Social services available to illegal migrants in the United States, specifically in California and Texas [USA40535.E]

In 1996, the Personal Responsibility and Work Opportunity Reconciliation Act (PRWORA) was enacted by the Clinton administration (CWF 2000; CPPP 14 Aug. 2001). According to the California Wellness Foundation, the PRWORA "fundamentally restructured the nation's safety net for poor families, limited legal immigrants' access to publicly funded benefits, and made reductions in programs designed to assist poor families" (2000). Moreover, the law also introduced new restrictions on many federally funded benefits and programs for undocumented migrants (CPPP 14 Aug. 2001; ibid. 5 May 2000).

However, according to Central Texas Immigration and Public Benefits Conference presenters Tyler Morgan, of the National Immigration Law Center (NILC), and Anne Dunkelberg, of the Center for Public Policy Priorities (CPPP), social services considered "necessary to protect life or safety" are still available nationwide to all people regardless of their immigration status (10 Oct. 2002). The federal social programs and services that are available without restrictions to immigrants whatever their status include:

- Emergency Medicaid and other emergency medical services
- Prenatal care ...
- Immunizations
- Testing and treatment for symptoms of communicable diseases (outside of the Medicaid program)
- Short-term non-cash disaster relief
- Certain housing assistance if receiving on 8/22/96
- WIC, School Lunch, School Breakfast, Summer Food Service Program and Child and Adult Care Food Program ...
- Programs delivered at the community level, that do not condition assistance on income or resources and are necessary to protect life or safety (ibid., 15).

Many states, including California, responded to the reduction in social services under the PRWORA by creating their own state-funded programs for immigrants (CWF 2000). Correspondence sent to the Research Directorate on 19 December 2002, by a lawyer at the National Immigration Law Center, states that

... California provides prenatal care, long-term care, certain programs for persons with developmental disabilities, a breast/cervical cancer treatment program, a children's immunization/health screening program, and access to certain housing programs, regardless of immigration status. ... And, a few counties in California provide health care to children regardless of status.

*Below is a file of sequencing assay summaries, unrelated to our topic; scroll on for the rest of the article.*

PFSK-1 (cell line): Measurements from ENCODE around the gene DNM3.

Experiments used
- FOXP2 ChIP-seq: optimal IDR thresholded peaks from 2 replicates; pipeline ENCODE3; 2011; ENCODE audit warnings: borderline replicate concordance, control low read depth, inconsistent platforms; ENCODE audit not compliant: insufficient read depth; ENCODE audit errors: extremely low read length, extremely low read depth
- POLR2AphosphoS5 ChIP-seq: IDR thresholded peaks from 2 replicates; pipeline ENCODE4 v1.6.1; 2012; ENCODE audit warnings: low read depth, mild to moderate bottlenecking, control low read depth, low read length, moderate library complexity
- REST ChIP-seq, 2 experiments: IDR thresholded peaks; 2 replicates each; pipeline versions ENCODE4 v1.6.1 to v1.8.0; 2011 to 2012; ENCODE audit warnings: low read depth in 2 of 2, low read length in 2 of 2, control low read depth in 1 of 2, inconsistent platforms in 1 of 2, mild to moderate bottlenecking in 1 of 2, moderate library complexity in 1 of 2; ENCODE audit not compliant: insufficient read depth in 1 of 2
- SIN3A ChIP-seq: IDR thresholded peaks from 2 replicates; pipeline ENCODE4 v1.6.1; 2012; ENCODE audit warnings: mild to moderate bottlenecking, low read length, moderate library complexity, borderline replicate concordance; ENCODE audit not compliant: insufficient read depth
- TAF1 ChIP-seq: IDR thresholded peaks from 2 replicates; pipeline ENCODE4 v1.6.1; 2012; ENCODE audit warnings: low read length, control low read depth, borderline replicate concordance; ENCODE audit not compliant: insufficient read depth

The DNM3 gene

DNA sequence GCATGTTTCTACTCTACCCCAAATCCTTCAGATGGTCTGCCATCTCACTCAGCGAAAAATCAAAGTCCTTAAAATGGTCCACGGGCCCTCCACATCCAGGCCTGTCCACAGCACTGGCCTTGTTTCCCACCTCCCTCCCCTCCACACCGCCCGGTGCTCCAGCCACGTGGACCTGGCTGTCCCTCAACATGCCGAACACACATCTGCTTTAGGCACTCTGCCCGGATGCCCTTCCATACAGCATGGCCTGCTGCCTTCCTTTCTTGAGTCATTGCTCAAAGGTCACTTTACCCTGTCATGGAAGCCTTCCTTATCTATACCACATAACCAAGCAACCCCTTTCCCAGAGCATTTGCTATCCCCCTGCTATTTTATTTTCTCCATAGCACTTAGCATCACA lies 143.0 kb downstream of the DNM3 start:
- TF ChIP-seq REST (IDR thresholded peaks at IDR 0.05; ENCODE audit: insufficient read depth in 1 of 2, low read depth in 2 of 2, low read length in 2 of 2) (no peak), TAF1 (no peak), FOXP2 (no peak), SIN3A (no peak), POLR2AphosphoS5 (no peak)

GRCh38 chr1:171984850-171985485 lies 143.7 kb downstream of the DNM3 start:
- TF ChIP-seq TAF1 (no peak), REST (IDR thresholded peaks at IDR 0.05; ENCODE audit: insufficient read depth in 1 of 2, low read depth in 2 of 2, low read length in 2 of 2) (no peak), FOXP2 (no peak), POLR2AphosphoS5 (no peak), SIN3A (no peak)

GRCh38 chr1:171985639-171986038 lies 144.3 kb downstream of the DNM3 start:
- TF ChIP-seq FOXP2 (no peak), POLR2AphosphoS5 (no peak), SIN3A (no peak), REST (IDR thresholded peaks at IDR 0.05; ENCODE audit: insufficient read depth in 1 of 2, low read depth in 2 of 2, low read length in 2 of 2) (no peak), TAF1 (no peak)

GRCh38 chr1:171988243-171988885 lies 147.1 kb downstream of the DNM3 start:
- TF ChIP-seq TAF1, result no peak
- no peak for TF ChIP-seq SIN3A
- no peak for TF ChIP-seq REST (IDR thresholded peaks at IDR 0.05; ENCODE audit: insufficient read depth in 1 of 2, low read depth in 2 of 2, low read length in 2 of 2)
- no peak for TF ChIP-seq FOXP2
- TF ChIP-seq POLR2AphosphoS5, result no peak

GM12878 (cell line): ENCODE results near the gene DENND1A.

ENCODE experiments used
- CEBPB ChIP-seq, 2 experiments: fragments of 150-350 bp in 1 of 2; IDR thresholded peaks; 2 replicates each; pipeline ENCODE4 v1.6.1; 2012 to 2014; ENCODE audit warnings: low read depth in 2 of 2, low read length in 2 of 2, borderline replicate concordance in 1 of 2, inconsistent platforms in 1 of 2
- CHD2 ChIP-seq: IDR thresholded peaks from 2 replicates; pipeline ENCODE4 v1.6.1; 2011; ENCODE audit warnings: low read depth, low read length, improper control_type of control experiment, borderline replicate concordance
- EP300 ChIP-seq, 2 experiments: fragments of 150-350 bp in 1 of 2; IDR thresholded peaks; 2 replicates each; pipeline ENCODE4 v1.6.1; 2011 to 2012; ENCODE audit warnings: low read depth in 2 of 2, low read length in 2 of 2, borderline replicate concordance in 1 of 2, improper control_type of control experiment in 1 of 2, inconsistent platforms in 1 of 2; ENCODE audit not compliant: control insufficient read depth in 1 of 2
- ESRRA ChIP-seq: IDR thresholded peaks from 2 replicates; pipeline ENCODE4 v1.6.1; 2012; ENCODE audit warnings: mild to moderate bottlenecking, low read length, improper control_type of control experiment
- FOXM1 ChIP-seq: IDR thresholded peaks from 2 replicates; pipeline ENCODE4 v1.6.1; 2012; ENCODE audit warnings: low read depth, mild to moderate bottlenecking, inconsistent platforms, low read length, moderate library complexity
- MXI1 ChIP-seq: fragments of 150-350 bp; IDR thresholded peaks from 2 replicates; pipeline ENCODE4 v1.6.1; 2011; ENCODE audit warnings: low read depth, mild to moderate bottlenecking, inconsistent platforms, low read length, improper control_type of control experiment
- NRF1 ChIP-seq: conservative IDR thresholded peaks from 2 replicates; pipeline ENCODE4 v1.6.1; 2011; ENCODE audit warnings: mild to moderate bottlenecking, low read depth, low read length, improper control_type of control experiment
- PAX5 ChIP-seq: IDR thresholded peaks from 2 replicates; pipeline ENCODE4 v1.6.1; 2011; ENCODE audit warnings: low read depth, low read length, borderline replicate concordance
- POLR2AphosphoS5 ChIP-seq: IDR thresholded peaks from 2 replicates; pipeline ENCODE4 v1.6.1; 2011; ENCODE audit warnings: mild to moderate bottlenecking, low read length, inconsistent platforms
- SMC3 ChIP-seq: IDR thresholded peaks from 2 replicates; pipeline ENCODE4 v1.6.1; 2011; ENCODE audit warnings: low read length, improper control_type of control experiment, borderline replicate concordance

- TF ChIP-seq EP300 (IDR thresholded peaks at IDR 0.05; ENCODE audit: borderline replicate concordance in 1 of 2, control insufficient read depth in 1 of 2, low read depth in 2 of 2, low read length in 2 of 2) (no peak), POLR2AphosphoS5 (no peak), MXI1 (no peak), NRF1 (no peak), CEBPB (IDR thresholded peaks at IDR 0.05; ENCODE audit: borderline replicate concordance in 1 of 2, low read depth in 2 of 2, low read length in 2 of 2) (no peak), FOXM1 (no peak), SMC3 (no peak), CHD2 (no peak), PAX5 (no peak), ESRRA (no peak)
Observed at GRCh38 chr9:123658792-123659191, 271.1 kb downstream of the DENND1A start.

With regard to Texas, the lawyer added that "Texas provides whatever is required by or provided by federal law, and not much else" (NILC 19 Dec. 2002). In correspondence sent to the Research Directorate, a senior policy analyst from the Center for Public Policy Priorities in Texas provided the following information on health coverage for undocumented migrants:

Other than emergency care, there is no guarantee of access to routine, or even life-preserving health care for undocumented immigrants. Urban Texas counties vary in the extent to which they will provide free or low-cost care to the undocumented. Smaller counties are required to cover them only at extraordinarily low incomes....
It is important to understand that TP 30 Emergency Medicaid coverage does NOT always pay for health care needed to prevent death, such as nursing home care, kidney dialysis, organ transplants, or cancer treatment. When undocumented immigrants or post 1996 legal permanent residents at Medicaid income need these services, they must rely entirely on private charities in Texas to help them (14 Jan. 2003).

No information regarding any additional Texas-funded social programs or services for undocumented migrants were provided by the source.

This Response was prepared after researching publicly accessible information currently available to the Research Directorate within time constraints. This Response is not, and does not purport to be, conclusive as to the merit of any particular claim to refugee status or asylum.


California Wellness Foundation (CWF). 2000. "Devolution: Where We've Been." Reflections: On the Impact of Devolution on California. [Accessed 13 Jan. 2003]

Center for Public Policy Priorities (CPPP). 14 January 2003. Correspondence sent by a senior policy analyst representing the Center.

_____. 14 August 2001. The Policy Page. No. 138. "The Straight Story: Health Care for Uninsured Undocumented Immigrants in Texas." [Accessed 13 Jan. 2003]

_____. 5 May 2000. "Undocumented Immigrants and Health Benefits: Inclusion of Undocumented Persons by Texas Indigent Health Care Providers." [Accessed 13 Jan. 2003]

Moran, Tyler and Anne Dunkelberg. 10 October 2002. "Public Benefits and Immigrants." Presentation at the Central Texas Immigration and Public Benefits Conference, Austin, Texas. [Accessed 13 Jan. 2003]

National Immigration Law Center (NILC). 19 December 2002. Correspondence sent by a lawyer representing the Center.